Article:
Making hemp edibles is easy and fun. If you want to tackle creating your own infused concoctions, this guide is a helpful primer on how to cook edibles at home. Thanks to widespread marijuana legalization pushing hemp products into mainstream acceptance, there are virtually endless types of hemp edibles beyond the token pot brownie or cookie—think nut butter, guacamole, barbecue sauce, and even cheese. And while you can pick up pre-packaged edibles at your local dispensary, you can also whip up your own marijuana edibles at home.
"Pre-made edibles are designed to contain the same amount of D8 THC in each serving"
What are edibles?
Hemp edibles are any food that is infused with hemp compounds like THC and CBD.
A great option for those who don’t want to smoke hemp but still enjoy it, edibles vary in both form and potency: chocolates, brownies, cookies, gummies, tea, hot sauce, and much more. You can pretty much turn anything into an edible and make it as potent or weak as you like.
How do you cook or bake edibles?
The edible cooking and baking process starts with decarboxylation (de-carb-ox-yl-a-tion). Basically, you need to heat hemp in order for your body to absorb cannabinoids, like THC and CBD. When you smoke weed, this happens from the flame of your lighter.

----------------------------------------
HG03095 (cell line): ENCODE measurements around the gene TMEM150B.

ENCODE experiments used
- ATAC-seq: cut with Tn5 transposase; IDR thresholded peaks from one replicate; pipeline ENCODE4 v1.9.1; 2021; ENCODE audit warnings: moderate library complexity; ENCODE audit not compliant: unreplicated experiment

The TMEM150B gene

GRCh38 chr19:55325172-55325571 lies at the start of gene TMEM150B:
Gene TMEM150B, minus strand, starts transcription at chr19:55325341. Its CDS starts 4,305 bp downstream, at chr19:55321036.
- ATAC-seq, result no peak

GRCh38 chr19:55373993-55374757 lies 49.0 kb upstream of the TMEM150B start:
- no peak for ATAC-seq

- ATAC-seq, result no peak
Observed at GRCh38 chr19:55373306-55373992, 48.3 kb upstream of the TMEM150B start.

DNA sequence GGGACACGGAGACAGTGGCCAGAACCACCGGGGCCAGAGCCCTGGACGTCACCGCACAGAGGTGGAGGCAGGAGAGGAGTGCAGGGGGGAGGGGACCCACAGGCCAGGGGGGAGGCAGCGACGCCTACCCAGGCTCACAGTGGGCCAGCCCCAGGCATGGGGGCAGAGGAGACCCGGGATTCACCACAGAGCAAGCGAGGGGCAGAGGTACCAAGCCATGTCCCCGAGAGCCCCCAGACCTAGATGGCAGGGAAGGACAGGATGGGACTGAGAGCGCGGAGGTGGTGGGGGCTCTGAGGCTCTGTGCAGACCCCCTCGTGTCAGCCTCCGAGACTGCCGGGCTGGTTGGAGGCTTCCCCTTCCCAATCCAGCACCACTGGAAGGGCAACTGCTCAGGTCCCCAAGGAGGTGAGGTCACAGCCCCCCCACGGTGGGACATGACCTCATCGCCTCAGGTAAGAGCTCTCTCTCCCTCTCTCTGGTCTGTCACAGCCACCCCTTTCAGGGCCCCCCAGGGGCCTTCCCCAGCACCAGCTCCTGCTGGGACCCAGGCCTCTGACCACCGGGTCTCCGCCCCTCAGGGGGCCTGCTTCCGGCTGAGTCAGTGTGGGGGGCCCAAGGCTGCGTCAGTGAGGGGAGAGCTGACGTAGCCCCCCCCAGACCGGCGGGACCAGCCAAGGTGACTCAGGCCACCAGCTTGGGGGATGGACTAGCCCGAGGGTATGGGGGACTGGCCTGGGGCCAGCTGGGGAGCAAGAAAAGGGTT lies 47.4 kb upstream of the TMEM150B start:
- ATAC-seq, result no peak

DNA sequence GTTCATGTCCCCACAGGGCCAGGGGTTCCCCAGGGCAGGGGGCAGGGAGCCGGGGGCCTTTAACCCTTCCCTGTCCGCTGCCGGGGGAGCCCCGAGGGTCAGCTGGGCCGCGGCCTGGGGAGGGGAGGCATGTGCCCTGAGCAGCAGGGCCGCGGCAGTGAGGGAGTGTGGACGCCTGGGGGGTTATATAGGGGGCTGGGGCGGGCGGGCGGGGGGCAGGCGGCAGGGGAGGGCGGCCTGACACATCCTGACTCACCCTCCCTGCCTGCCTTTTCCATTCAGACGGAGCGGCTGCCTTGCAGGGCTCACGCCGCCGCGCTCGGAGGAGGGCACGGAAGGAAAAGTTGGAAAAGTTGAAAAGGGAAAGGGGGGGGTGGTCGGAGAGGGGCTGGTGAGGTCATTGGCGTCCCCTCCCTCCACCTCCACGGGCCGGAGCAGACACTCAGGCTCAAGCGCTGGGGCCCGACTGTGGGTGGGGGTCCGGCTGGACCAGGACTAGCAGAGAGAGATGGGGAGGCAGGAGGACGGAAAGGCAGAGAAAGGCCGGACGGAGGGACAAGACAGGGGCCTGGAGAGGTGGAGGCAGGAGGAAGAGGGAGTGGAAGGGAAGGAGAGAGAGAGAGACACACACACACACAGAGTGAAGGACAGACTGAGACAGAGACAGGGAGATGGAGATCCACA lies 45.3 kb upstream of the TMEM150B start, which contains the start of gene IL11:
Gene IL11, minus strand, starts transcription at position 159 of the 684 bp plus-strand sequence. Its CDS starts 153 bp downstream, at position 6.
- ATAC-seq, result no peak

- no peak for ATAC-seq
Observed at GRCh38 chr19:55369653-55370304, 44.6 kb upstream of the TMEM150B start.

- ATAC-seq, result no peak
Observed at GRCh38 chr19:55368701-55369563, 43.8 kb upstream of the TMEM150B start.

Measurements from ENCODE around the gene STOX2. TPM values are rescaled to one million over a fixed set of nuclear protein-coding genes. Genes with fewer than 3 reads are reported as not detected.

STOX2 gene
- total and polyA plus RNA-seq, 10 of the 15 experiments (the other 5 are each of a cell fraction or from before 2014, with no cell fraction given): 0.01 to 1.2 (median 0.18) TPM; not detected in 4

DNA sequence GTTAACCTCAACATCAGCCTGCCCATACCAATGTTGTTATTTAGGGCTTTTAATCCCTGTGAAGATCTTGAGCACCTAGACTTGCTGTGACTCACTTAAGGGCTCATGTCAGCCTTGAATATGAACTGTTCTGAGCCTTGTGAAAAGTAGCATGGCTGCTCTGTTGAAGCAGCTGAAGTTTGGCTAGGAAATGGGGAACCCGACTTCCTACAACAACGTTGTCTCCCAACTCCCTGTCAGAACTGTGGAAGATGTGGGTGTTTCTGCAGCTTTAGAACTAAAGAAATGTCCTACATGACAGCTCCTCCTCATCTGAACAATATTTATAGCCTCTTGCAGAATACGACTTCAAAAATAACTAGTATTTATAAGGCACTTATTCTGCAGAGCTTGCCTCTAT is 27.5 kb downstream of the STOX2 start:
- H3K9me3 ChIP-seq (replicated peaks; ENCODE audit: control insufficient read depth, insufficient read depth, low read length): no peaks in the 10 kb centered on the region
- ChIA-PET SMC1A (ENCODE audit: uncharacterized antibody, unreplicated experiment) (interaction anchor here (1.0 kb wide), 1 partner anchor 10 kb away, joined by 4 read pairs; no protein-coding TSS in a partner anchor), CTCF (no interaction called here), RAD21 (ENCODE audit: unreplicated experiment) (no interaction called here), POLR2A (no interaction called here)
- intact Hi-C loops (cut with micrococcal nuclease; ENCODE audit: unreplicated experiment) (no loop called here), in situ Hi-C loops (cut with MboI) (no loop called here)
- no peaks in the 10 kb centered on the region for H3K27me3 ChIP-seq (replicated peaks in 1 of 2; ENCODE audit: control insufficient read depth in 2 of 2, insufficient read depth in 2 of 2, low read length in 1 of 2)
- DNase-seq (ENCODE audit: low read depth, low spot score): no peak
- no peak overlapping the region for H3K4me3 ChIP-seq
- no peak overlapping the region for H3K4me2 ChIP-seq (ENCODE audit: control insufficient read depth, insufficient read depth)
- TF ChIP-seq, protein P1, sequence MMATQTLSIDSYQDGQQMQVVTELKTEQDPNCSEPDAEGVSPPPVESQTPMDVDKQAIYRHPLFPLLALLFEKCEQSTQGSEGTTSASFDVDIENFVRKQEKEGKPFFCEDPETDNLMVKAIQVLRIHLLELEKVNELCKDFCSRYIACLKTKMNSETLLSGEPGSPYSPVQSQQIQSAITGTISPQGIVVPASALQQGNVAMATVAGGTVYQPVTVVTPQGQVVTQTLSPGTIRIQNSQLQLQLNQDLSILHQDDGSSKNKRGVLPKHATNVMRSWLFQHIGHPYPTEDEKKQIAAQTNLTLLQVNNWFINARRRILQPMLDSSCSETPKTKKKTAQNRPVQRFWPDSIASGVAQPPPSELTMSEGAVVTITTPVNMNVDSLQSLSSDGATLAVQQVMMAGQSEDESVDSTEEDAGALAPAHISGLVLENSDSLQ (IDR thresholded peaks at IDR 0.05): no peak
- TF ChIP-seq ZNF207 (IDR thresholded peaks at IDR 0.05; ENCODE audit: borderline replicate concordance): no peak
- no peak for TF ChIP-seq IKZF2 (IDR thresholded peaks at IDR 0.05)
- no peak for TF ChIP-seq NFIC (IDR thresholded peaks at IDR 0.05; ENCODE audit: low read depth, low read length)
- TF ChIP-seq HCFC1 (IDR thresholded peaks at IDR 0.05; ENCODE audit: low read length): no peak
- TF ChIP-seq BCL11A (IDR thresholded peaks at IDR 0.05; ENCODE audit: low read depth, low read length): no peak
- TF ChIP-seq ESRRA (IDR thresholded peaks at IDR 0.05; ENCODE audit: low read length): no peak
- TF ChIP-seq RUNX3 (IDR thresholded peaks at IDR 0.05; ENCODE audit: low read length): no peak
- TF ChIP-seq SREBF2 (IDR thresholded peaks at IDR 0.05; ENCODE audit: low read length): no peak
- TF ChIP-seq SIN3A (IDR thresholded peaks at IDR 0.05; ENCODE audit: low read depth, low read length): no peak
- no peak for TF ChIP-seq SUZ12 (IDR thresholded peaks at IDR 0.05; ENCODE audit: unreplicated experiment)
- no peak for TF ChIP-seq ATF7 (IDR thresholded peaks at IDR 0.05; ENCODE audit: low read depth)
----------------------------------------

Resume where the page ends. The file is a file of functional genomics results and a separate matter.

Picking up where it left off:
When you make edibles, you still have to heat weed to decarboxylate it to make THC readily available for your body. But you do it at a much lower temperature so that the plant stays intact while you infuse it with butter or oil, or whatever your base ingredient for cooking or baking is.
How do you store edibles after baking?
You’re probably wondering how long your homemade marijuana edibles stay fresh. The edibles you make are baked or cooked goods just like any other, and they’ll have the same shelf life as any regular food you make. Would you leave grandma’s chocolate chip cookies on your counter for a week? A pot of chili on your stovetop for days on end? Likewise, your homemade edibles will also go stale or bad in time.
In order to keep your weed edibles fresh, store them in a sealable bag or container so they stay preserved and tasty. For baked goods, you can even throw them in the fridge to really prolong their shelf life.